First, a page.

‘There were no men to call:’ Survivor shares story of his male breast cancer
By Rebecca Rider
LANDIS — It was only a few weeks ago that a man at the Charlotte Ride for the Cure walked up to Dorland Abernathy and asked him what he was doing out there “in all that pink?”
It’s a reaction Abernathy has gotten used to. In October, when he dons a pink sports coat and bow tie, or his hot-pink pants and velvet cape, people often don’t know what to make of him.
When asked, Abernathy kindly, patiently explains: He, too, is a survivor.
“I was so surprised when they told me I had breast cancer,” he said. “I had never called that part of my anatomy a breast. That was my chest.”
Abernathy, a retired English teacher who now serves as the mayor pro tem of Landis, was first diagnosed with breast cancer in October 1997. But his doctor, William Birmingham, told him he’d likely had the disease since 1995.
It started off with fluid drainage from Abernathy’s right nipple. In 1995, Abernathy was living in Waukegan, Ill., and weighed somewhere between 330 and 350 pounds.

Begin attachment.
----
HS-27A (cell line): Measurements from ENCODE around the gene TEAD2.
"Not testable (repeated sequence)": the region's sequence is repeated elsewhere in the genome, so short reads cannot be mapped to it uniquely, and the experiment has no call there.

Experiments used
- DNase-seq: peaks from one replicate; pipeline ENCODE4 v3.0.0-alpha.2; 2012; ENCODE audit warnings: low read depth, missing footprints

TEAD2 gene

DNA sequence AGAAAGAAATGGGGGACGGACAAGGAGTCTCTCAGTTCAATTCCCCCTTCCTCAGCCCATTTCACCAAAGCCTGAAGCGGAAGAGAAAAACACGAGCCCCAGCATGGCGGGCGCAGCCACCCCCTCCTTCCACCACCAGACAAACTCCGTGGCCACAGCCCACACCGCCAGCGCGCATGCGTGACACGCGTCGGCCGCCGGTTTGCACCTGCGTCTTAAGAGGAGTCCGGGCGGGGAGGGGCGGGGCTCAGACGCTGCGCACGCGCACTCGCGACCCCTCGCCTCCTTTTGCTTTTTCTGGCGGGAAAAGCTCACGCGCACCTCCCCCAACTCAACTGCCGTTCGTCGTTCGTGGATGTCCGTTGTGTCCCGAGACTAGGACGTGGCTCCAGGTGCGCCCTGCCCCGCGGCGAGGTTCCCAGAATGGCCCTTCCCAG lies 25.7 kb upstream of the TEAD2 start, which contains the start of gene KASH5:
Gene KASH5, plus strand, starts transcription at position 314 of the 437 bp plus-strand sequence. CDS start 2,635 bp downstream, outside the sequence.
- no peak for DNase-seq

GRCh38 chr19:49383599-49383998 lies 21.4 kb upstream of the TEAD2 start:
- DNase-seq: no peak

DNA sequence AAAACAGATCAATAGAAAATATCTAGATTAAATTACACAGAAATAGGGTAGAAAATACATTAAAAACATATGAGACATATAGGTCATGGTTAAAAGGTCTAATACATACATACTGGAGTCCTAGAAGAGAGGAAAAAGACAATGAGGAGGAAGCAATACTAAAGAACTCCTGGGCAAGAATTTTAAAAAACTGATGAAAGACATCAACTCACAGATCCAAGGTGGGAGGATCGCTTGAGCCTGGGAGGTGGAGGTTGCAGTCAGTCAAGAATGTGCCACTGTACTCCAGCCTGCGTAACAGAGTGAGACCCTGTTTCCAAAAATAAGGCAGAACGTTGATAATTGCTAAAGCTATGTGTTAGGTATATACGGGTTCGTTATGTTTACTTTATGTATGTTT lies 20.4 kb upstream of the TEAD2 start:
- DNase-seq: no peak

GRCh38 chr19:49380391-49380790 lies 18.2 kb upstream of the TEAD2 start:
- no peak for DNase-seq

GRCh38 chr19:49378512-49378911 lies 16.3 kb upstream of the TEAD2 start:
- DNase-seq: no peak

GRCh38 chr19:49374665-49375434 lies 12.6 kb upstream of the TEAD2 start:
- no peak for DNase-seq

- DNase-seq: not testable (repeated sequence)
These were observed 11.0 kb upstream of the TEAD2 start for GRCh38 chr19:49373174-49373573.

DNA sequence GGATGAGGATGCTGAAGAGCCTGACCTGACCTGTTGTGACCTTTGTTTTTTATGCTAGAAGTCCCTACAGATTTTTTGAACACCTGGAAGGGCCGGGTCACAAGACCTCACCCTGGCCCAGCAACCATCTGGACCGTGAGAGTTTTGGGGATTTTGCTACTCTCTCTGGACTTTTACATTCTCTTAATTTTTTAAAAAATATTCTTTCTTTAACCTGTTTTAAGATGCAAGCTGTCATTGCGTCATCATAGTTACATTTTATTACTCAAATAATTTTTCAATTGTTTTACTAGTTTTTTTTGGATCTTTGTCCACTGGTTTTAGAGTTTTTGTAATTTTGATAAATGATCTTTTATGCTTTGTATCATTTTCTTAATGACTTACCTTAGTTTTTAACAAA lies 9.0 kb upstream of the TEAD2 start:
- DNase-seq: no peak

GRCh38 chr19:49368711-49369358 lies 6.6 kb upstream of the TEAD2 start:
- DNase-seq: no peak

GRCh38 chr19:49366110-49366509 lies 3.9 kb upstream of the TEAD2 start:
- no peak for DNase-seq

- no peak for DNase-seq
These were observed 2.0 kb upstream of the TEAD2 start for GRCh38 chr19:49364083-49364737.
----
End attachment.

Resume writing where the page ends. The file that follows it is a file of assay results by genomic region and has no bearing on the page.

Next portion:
“Oh, don’t worry about it,” his doctor at the time told him. “It happens to fat men.”
It wasn’t painful, but it was embarrassing. Abernathy stopped wearing solid colored shirts and began sneaking some of his wife’s cosmetic pads to soak up the pinkish fluid. But when Abernathy and his family moved to south Rowan, he got a new job — and a new doctor.
During his first visit, the physician’s assistant examining Abernathy asked, “How long have you had that lump in your breast?” And Abernathy asked him, “What lump?’”
The office referred him to Birmingham, who ordered a mammogram. It’s an experience Abernathy recalls vividly.
The walls of the waiting room were painted pink, and the room was decked out with white wicker furniture. The receptionist stumbled and stuttered through explaining that, if he liked, he could feel the breast forms on the table to see if he could find a lump.
When his name was called, Abernathy went back to the mammogram room with a group of women.
He said they had been laughing and talking animatedly, but when he joined them, they stopped.
“And it was dead silent the rest of the way through the hospital,” he remembered.
Luckily, he went first. But what he remembers most is not the mammogram itself, but his reaction when the female technician was trying to get a sample of the drainage fluid — he burst out laughing. She asked him what was “so funny.”
“I’m an English teacher and a writer and I can’t even express myself,” he told her.